Johannes R.: How long can I drink the alkaline activated water? How long is it active? When does it lose its usefulness?
This question concerns the duration of the relaxation time, which can be regarded as a core concept for electro-activated water. It concerns the period in which alkaline activated water retains its antioxidant properties. After the relaxation period, it is only alkaline water, not activated water any more.
Dating back to the researchers Prilutsky and Bakhir (electrochemically activated water: anomalous properties, mechanism of biological action, Moscow 1997) one understood the period in which an exceptionally low redox potential in the alkaline activated water can be measured under relaxation time. This is different from place to place, from water to water, in all climate conditions. It is difficult to predict. Ultimately you don’t get around to an empirical measurement.
Alkaline activated water can, compared to acidic activated water, keep for years under favorable conditions, it has a very low relaxation time of a few minutes up to a few days. This is a so-called metastable state. Hydroxide ions and the hydrogen content contribute to this index parameter directly. Also, the nature and quantity of the cations plays a role.
The most volatile parameters are the H atoms generated at the cathode, their antioxidant capacity one can demonstrate, for example, by reduction of tungsten trioxide. Hydrogen atoms unite quickly to H2 – molecular hydrogen – hydrogen gas. Both are very powerful antioxidants.
Since the year 1997 Sanetaka Shirahata (Shirahata et al., Electrolyzed reduced water scavenges active oxygen species and proteins ECTS DNA from oxidative damage. Biochem. Biophys. Res. Commun., 234, 269174, 1997) has also constantly discovered atomic hydrogen in activated water and it has been discovered and proven that this atomic hydrogen on a DNA level protects against oxidation from free radicals.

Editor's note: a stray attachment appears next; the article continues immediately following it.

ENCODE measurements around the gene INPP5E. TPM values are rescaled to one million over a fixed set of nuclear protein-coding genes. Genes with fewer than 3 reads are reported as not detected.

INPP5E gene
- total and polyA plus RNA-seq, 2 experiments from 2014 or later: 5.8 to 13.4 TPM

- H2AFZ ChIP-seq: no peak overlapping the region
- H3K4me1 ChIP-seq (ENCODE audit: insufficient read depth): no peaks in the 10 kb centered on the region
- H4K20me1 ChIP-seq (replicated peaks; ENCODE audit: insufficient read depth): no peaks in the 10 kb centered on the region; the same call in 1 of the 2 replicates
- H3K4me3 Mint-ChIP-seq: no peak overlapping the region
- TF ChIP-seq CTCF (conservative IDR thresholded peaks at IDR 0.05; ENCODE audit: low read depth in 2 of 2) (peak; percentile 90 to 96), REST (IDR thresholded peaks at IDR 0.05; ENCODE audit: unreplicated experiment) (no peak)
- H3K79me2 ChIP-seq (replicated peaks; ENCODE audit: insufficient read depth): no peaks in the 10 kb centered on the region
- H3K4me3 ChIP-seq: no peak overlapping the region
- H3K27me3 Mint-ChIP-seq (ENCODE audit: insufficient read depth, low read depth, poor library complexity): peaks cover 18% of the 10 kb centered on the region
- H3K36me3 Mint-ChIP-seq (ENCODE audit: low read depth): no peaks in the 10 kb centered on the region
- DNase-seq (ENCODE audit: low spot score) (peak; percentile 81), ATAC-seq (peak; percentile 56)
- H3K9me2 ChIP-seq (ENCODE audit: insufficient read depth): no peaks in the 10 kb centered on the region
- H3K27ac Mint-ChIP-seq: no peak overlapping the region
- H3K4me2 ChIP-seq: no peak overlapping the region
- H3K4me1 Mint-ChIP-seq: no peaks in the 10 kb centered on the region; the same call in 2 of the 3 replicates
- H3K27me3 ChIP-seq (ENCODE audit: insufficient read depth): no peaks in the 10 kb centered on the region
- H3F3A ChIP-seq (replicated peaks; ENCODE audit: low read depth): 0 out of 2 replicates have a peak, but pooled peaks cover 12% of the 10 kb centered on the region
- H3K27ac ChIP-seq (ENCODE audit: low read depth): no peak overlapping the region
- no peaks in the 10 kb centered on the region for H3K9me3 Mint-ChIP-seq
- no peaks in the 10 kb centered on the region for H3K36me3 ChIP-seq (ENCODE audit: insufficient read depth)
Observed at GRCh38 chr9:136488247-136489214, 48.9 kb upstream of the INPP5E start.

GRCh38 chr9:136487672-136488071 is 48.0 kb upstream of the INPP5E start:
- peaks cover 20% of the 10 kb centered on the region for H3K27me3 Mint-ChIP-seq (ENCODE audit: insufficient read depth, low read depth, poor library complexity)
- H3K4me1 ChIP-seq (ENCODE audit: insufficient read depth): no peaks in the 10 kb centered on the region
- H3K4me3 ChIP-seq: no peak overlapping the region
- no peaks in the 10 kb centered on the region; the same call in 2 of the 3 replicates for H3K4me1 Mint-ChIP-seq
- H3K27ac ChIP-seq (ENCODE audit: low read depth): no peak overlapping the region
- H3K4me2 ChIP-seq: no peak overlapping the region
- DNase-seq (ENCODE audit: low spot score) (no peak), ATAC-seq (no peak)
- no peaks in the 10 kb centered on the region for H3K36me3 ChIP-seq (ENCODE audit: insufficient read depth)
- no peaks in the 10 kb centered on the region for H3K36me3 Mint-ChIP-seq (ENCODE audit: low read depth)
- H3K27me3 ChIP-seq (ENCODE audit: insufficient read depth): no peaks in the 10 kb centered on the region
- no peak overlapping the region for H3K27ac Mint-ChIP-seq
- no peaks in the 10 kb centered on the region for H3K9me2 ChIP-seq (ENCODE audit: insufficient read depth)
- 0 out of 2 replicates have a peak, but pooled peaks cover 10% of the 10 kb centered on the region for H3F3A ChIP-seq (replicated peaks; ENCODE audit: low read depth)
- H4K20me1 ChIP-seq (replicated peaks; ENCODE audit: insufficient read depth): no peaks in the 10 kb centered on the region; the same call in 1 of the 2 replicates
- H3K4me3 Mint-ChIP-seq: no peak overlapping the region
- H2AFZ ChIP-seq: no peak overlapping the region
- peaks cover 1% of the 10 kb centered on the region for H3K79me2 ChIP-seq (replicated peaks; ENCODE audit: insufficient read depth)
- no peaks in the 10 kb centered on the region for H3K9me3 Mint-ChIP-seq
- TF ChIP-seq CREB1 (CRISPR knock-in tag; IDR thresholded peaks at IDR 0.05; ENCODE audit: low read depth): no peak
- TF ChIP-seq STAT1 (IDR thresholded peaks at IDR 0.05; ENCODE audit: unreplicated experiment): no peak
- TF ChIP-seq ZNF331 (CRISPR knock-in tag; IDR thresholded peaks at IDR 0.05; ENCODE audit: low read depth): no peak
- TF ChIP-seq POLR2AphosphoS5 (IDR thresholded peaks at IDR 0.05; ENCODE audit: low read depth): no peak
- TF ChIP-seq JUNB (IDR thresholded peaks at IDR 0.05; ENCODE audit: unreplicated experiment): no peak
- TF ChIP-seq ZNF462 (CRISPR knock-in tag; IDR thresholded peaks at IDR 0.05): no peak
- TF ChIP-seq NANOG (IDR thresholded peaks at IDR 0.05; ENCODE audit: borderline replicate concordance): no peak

Also since 1997 different hypotheses have developed about where and how long these hydrogen atoms “park” before they bond as hydrogen gas. For example, Dietmar Ferger represents the hypothesis of the so called alkaline nano mineral colloids, which is neither contradicted nor proven. Quote: Ferger, “Jungbrunnenwasser”, Weil am Rhein, 2011, p. 71.
“There is virtually an ‘electron cloud’ that surrounds alkaline minerals and hydrogen and binds them together. So also the hydrogen is negatively charged and activated, and therefore > activated hydrogen < is produced.”
If the aforementioned borderline scientific explanation for the behaviour of alkaline activated water is actually correct and needed, is doubtful. For also the antioxidant properties of water, which is merely enriched with hydrogen gas, fulfil my expectations as an adequate explanation of the phenomena.
It is quite clear that the hydrogen saturation is entirely responsible for the negative redox potential. If the somewhat more difficult to measure hydrogen content decreases, then the the redox potential (ORP) also decreases. So it is ultimately irrelevant whether one or the other value is determined.
In flow through ionizers where the water in a pressure tight electrolysis cell is ionized, in the cathode chamber a relief of hydrogen gas is produced, since under normal conditions there is only a maximum of 1500 microgram/l hydrogen gas in water, although during the electrolysis substantially more will be created. Therefore, when flowing from the outlet hose of a water ionizer hydrogen gas bubbles are formed and after a few seconds evaporate into the atmosphere, provided that they are not drunk with the very fresh, bubbling alkaline activated water.
With a non-pressure-tight batch ionizer, activated water can be fully saturated with hydrogen gas in the cathode chamber. The formation of bubbles and the outgassing of the surplus hydrogen already takes place during the longer electrolysis process.
Both with a batch ionizer as well as with a modern 9-electrode device I was able to produce with alkaline activated water with a complete hydrogen saturation and over saturated water up to 1800 microgram/l , but within minutes it falls back to the normal saturation.